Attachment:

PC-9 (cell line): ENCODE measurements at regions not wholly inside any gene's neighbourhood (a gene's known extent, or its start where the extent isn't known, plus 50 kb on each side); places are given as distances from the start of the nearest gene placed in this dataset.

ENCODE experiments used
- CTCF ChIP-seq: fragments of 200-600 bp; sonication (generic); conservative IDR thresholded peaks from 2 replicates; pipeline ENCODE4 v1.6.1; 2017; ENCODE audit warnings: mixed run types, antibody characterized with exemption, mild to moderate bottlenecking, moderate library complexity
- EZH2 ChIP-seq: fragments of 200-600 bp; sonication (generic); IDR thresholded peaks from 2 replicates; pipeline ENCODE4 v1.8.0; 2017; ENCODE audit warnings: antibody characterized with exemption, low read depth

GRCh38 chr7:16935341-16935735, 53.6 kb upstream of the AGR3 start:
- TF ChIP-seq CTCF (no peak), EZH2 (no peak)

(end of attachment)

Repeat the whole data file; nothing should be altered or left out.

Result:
PC-9 (cell line): ENCODE measurements at regions not wholly inside any gene's neighbourhood (a gene's known extent, or its start where the extent isn't known, plus 50 kb on each side); places are given as distances from the start of the nearest gene placed in this dataset.

ENCODE experiments used
- CTCF ChIP-seq: fragments of 200-600 bp; sonication (generic); conservative IDR thresholded peaks from 2 replicates; pipeline ENCODE4 v1.6.1; 2017; ENCODE audit warnings: mixed run types, antibody characterized with exemption, mild to moderate bottlenecking, moderate library complexity
- EZH2 ChIP-seq: fragments of 200-600 bp; sonication (generic); IDR thresholded peaks from 2 replicates; pipeline ENCODE4 v1.8.0; 2017; ENCODE audit warnings: antibody characterized with exemption, low read depth

GRCh38 chr7:16935341-16935735, 53.6 kb upstream of the AGR3 start:
- TF ChIP-seq CTCF (no peak), EZH2 (no peak)